# One word that means change the sign of

I'm attempting to describe the process of changing the sign of a variable (in a math/programming context), but I'm not able to come up with a singular word for that process, even though it seems like there should be one. I presume I could use "negate," but that already has meanings in regards to logic, where you can turn an argument p into not p, and in regular English, where it means "to nullify" and "to cause negative results" - both of which, though particularly the first definition, are not completely accurate in regards to the actual process.

Succinctly, is there a single word (as opposed to a phrase) that means "to change the sign of"?

"This operation is also known as the opposite (number), sign change, and negation"

"Along its application to real numbers, "change of sign" is used throughout mathematics and physics to denote the additive inverse (multiplication to −1)" - Wikipedia (Sign)

• I know that change of sign is frequently used, I was just hoping that there was a single word to describe the process other than "negation" which was also mentioned in that definition. Mar 15, 2014 at 9:11
• @Amndeep7 There was also "Opposite" and the more formal (obviously not one word) "Additive Inverse". Sometimes, there just isn't a nice little one-word-answer for something :( Mar 15, 2014 at 9:14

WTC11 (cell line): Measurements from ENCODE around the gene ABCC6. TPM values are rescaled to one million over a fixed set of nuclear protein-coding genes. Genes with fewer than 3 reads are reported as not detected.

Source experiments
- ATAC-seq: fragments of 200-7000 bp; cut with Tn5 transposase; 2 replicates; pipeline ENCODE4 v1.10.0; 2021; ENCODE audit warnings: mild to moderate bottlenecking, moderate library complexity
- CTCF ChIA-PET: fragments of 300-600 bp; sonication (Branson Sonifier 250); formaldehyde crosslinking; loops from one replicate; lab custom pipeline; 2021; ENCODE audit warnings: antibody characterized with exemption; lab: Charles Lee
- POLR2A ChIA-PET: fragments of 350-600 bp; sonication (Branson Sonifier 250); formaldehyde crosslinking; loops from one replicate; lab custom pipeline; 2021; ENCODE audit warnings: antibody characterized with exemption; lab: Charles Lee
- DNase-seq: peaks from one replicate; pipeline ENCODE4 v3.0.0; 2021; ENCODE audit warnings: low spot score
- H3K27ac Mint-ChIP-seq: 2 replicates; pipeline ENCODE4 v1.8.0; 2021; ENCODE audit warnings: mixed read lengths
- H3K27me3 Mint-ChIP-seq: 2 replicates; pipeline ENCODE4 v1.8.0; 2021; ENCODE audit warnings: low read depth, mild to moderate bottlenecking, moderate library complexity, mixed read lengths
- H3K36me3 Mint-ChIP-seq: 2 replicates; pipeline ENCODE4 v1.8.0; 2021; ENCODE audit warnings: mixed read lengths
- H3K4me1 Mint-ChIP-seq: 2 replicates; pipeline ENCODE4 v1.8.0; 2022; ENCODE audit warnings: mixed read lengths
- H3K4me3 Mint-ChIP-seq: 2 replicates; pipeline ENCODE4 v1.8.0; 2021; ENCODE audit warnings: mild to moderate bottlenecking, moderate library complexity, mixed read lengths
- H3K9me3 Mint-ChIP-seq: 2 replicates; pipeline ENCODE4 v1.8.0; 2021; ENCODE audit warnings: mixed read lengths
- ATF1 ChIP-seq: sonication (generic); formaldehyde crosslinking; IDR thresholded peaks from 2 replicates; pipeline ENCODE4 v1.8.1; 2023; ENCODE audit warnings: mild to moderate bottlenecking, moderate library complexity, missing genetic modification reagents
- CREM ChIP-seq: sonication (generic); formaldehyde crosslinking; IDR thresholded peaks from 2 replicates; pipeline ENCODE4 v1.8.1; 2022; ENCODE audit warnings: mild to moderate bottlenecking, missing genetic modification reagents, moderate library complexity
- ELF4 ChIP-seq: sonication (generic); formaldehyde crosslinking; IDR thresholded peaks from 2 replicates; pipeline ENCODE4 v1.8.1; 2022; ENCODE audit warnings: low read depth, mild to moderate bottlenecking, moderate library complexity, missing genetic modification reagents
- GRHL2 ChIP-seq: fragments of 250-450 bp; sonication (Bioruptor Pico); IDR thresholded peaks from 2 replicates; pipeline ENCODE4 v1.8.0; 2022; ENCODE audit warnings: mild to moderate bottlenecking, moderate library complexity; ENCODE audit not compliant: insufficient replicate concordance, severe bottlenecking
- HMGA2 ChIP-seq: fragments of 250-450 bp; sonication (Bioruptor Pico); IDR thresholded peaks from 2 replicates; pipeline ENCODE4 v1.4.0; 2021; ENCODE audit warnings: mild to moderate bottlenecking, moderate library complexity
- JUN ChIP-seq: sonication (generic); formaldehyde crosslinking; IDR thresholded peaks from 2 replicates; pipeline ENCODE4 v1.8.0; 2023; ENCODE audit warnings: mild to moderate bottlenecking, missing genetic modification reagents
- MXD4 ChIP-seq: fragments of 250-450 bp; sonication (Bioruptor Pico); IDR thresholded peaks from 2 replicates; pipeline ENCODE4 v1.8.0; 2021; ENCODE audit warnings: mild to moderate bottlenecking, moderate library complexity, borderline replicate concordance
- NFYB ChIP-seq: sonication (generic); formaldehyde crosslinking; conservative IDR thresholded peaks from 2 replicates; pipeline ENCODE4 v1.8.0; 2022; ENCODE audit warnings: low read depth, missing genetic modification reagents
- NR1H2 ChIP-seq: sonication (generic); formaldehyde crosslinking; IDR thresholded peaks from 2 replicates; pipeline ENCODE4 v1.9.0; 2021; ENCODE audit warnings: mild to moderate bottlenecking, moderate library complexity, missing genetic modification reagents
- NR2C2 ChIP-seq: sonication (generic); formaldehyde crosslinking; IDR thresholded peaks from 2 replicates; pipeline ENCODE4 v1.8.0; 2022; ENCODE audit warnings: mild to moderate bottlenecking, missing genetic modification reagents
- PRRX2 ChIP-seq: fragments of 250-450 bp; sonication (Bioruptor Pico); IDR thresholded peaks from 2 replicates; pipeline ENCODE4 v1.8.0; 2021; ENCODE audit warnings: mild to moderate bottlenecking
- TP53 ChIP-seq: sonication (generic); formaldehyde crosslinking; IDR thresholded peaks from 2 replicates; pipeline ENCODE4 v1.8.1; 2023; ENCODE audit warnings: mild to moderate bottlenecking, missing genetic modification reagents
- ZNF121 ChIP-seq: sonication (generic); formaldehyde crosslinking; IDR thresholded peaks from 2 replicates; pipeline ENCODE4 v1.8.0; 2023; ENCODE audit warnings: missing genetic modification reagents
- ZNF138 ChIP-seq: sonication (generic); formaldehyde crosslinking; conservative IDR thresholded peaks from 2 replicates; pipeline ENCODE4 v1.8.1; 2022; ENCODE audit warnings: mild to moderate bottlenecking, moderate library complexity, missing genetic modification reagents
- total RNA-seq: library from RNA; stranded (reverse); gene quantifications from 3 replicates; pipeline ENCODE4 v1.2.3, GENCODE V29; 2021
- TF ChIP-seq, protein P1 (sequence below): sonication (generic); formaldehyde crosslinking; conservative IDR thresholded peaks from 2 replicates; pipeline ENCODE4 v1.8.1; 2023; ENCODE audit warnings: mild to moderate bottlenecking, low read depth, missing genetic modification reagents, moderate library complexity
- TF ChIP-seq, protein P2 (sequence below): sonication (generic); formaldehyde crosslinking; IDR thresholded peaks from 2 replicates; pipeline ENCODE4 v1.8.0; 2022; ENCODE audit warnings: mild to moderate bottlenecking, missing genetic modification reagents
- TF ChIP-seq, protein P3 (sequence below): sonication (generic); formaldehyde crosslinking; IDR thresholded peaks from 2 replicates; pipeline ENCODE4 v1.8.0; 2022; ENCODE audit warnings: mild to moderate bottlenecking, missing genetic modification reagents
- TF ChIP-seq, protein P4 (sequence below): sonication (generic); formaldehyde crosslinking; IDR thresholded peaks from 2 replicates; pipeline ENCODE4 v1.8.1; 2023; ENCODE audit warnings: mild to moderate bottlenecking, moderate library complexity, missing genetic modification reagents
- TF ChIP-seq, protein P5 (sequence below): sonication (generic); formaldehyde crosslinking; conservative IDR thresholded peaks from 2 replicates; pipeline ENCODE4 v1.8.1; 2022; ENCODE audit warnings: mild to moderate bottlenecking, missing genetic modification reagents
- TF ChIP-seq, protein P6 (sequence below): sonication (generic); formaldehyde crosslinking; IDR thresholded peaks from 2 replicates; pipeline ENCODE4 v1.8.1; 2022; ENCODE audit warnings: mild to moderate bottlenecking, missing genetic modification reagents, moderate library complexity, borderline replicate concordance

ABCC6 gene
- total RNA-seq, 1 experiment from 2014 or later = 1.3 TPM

• I guess I was just hoping that such a basic operation could be described with a shorter phrase than "change of sign," particularly since "negate" has a lot of connotations that I don't want to have. Thanks a lot for your help! Mar 15, 2014 at 9:19
• @Amndeep7 You might also get away with "flip" if you have some examples nearby. Mar 15, 2014 at 9:26
• In terms of programming, "flip" is almost always used in the context of changing the value of a bit from 0 to 1 or from 1 to 0. I would almost assuredly cause more confusion than clarification if I used that terminology. Mar 15, 2014 at 9:42

The first thing that came to mind was negate, but you said you don't like it. I agree for a different reason -- it seems to mean make negative, which doesn't apply when the original value is negative and you're changing it to positive.